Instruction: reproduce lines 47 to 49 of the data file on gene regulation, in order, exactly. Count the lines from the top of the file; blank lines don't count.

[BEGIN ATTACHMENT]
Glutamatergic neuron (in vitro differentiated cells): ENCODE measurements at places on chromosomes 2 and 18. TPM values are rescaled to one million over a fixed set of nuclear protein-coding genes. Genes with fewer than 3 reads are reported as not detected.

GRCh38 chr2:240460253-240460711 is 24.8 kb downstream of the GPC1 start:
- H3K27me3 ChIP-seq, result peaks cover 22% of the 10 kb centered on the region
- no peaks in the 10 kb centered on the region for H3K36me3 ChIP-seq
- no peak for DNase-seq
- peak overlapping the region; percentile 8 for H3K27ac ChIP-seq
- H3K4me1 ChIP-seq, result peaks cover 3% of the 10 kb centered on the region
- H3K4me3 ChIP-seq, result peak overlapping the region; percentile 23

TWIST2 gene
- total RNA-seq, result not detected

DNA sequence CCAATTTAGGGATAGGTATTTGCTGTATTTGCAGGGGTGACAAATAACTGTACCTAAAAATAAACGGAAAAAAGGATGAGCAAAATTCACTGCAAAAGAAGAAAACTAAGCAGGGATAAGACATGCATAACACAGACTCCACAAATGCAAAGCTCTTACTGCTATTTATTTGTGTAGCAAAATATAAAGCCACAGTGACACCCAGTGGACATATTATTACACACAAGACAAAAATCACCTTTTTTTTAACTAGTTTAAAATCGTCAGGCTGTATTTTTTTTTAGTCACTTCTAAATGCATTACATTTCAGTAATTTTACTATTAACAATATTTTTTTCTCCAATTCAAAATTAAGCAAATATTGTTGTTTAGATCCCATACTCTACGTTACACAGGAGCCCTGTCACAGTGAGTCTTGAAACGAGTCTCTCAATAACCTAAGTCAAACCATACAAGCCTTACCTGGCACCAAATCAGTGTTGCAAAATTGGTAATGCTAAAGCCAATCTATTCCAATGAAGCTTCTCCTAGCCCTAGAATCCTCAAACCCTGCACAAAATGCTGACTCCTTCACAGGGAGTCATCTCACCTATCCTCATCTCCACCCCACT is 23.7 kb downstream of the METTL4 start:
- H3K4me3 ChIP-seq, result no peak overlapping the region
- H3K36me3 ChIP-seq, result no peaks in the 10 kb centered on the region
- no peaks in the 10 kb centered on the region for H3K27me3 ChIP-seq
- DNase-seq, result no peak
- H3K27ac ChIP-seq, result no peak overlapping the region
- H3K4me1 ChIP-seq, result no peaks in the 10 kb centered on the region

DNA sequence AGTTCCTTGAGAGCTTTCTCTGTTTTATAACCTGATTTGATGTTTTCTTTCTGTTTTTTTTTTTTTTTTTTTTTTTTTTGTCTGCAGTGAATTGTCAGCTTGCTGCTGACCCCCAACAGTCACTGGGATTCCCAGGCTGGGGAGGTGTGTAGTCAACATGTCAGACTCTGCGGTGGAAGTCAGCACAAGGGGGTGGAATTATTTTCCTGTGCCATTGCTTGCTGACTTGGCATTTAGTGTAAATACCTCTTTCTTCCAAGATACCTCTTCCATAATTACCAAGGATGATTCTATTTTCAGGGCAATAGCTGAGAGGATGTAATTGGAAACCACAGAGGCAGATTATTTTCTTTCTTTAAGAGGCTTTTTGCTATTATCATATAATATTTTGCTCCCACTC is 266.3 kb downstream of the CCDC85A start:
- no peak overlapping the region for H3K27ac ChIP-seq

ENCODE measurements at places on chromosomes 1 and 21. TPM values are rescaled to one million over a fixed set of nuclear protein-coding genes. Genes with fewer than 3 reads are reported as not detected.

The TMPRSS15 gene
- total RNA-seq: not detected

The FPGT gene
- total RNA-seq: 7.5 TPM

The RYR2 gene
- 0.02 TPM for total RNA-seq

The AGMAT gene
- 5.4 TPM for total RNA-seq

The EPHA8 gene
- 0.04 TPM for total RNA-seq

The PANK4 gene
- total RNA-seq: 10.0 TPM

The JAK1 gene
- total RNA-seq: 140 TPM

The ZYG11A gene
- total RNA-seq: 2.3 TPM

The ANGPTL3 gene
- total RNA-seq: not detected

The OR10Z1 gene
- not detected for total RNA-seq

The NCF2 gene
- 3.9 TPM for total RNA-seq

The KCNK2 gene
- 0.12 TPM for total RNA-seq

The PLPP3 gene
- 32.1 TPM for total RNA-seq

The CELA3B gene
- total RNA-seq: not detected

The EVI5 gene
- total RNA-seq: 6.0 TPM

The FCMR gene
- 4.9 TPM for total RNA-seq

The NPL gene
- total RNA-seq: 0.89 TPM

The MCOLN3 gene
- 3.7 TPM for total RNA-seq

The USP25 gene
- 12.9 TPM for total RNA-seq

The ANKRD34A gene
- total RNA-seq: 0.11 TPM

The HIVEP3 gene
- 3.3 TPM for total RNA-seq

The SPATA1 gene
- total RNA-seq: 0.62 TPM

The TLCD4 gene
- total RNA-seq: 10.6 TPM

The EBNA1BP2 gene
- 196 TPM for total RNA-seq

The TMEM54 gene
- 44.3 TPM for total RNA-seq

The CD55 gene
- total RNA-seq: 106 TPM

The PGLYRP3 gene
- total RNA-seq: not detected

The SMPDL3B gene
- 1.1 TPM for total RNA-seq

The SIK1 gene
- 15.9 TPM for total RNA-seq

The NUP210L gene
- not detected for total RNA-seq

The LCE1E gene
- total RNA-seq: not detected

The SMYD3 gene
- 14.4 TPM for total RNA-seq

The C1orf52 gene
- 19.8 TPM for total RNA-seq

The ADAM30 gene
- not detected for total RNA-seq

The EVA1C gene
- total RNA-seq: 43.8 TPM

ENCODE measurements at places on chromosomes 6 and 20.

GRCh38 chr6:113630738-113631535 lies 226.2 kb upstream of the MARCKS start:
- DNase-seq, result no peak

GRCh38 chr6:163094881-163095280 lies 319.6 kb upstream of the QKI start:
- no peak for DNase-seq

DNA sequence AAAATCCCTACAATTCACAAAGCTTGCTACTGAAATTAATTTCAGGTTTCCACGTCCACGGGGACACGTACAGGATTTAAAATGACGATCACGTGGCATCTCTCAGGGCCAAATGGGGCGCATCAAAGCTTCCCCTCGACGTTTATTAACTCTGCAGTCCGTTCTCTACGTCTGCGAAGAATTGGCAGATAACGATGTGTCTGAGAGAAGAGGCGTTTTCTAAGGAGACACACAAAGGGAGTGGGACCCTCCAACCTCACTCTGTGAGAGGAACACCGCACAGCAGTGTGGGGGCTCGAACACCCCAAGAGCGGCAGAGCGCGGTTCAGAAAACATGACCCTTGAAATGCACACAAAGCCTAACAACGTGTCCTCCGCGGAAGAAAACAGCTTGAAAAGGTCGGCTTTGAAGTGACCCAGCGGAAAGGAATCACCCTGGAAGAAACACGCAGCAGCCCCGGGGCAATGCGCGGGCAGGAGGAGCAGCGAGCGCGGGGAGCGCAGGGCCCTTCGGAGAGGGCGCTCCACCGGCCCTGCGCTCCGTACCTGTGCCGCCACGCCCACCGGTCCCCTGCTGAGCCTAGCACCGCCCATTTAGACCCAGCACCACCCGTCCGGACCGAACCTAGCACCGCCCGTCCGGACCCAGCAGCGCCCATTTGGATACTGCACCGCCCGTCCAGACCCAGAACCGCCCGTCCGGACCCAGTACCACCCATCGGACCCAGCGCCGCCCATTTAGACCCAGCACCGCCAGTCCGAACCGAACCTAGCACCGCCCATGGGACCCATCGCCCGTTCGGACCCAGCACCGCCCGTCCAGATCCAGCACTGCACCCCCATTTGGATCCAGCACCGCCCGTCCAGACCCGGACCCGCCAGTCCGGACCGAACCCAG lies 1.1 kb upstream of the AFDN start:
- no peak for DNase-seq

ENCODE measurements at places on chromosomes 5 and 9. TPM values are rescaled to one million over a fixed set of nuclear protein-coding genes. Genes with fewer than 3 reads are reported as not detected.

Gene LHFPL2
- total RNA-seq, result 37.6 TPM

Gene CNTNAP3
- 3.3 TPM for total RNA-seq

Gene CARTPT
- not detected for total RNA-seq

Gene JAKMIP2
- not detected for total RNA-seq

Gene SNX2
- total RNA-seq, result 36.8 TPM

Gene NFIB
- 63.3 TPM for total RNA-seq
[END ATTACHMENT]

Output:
The CELA3B gene
- total RNA-seq: not detected

The EVI5 gene